Pound US dollar exchange rate: GBP sinks as Theresa May opens way for second referendum
The pairing fell following yesterday’s speech by Prime Minister Theresa May in which she outlined her final effort to win over MPs in favour of her ‘new’ Brexit deal. However, her efforts seemed to have fallen flat with MPs rejecting it across the political spectrum. Mrs May offered a vote on a referendum, if her deal passes through Parliament, angering many MPs. Labour leader Jeremy Corbyn said: “We won’t back a repackaged version of the same old deal – and it’s clear that this weak and disintegrating government is unable [to] deliver on its own commitments.
“If Theresa May is now supporting a second referendum, it makes it very hard for me to support the latest [deal] when it comes to the House of Commons … This is a betrayal of the 2016 referendum.”
This latest political impasse has weakened the pound today, as traders are becoming increasingly jittery over fears that the withdrawal agreement will be rejected in June, increasing the chances of the UK leaving the European Union without a deal with the EU.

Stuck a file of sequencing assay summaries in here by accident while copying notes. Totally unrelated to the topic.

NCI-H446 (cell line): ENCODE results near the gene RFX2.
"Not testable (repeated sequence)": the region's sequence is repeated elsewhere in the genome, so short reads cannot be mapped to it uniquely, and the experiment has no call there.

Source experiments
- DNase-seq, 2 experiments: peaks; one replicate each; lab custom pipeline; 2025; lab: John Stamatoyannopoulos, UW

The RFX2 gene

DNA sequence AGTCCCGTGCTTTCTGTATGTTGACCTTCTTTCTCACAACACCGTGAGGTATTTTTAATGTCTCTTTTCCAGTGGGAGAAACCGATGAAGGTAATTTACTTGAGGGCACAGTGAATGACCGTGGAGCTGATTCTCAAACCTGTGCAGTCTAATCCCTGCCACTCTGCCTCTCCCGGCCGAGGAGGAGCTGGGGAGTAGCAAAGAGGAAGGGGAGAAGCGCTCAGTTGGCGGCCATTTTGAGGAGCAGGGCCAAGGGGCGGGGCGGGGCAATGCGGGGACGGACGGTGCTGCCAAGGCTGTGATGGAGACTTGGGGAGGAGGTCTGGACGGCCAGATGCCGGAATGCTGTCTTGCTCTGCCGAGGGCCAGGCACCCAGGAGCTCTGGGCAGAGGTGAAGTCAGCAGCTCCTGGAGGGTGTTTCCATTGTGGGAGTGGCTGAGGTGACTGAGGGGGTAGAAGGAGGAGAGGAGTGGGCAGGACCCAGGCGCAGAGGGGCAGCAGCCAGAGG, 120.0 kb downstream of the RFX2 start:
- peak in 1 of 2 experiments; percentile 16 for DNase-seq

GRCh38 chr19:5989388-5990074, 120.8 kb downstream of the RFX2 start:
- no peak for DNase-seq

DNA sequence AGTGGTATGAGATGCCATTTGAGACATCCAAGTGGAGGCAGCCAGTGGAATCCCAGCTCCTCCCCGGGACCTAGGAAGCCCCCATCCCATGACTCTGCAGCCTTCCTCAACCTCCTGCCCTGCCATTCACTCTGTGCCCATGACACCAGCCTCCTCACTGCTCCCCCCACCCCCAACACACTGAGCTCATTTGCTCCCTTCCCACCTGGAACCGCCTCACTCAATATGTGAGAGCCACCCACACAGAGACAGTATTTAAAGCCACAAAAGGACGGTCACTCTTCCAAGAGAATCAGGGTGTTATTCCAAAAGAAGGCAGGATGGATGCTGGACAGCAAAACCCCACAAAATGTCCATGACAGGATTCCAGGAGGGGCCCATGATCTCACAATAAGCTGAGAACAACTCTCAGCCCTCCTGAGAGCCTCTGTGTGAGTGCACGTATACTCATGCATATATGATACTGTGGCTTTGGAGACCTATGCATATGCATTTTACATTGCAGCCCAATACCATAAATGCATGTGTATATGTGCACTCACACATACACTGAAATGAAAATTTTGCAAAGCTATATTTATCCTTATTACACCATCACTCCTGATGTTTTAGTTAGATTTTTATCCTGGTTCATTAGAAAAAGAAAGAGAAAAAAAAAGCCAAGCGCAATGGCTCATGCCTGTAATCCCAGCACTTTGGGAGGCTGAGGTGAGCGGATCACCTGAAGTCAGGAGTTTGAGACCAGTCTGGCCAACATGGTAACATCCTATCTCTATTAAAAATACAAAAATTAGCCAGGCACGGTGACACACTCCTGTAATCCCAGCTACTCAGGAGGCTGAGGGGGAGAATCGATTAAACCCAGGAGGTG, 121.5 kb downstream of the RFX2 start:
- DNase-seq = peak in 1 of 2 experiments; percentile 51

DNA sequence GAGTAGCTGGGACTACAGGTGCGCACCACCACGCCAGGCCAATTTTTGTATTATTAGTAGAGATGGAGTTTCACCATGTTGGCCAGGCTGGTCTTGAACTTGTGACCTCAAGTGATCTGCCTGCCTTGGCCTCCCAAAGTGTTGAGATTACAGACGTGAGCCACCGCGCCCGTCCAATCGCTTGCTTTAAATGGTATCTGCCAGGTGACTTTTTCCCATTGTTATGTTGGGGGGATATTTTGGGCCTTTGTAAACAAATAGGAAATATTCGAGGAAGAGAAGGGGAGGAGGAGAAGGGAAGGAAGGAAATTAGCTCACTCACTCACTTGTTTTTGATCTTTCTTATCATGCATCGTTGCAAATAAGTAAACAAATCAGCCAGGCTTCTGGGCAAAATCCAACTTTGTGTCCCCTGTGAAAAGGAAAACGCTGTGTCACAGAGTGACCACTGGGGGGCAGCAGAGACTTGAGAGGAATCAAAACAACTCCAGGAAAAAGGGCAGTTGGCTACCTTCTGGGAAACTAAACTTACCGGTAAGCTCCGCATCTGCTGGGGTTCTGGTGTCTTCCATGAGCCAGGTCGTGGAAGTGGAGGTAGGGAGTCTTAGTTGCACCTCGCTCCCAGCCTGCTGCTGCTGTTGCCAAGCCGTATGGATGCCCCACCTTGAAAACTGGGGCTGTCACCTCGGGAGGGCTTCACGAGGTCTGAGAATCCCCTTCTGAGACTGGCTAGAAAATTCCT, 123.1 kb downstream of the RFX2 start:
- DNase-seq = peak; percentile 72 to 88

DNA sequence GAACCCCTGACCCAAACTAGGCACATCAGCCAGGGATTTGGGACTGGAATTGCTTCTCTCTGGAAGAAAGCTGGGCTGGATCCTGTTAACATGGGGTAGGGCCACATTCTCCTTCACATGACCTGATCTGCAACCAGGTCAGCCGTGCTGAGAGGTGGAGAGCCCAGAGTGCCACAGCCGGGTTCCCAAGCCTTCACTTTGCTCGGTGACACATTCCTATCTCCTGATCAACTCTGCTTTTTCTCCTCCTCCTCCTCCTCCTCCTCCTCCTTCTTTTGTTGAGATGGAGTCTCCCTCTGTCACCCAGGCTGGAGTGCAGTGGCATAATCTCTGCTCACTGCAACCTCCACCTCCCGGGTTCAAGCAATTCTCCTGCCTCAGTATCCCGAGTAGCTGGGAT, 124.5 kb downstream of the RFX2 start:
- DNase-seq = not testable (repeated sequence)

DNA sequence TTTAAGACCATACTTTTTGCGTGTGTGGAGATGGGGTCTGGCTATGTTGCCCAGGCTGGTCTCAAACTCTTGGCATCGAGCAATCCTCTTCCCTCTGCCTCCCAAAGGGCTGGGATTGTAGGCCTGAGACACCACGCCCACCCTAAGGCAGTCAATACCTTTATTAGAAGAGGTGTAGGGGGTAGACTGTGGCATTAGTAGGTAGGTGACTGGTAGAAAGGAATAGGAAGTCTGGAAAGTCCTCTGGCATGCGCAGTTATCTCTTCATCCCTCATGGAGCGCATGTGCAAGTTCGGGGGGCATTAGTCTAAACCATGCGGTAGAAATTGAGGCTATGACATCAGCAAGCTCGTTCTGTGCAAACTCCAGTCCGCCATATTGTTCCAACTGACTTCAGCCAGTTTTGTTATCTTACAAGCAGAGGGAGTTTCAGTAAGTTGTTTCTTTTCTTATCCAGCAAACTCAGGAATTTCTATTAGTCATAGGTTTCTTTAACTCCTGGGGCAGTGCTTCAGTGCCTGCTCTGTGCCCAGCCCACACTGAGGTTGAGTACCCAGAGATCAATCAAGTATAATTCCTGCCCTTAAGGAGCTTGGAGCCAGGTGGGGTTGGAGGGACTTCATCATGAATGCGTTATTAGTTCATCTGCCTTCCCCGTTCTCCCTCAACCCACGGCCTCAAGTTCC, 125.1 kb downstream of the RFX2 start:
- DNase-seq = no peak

The US dollar, meanwhile, has risen despite rising fears that US businesses in China could face ‘retaliation’ following the restriction on the Chinese telecom giant, Huawei.
Tim Stratford, the AmCham China Chairman, said: “Particularly in the wake of the decision to put Huawei on the … entity list, there are concerns that the government of China may decide to retaliate against American companies.
“These are real concerns, and they increase the risk as people are considering how they should make adjustments to their business models.”
Any tariffs on American businesses in China could potentially hurt the US economy, and this is leaving many greenback traders cautious as the two superpowers clash.
Today will see the release of the US Federal Open Market Committee minutes report, and with any bullish comments about the economy, the greenback could rise further.
The pound, meanwhile, will likely remain sensitive to ongoing Brexit developments, and as markets are already gloomy due to the Prime Minister’s ‘new deal’ any further rejections by MPs would prove negative for Sterling.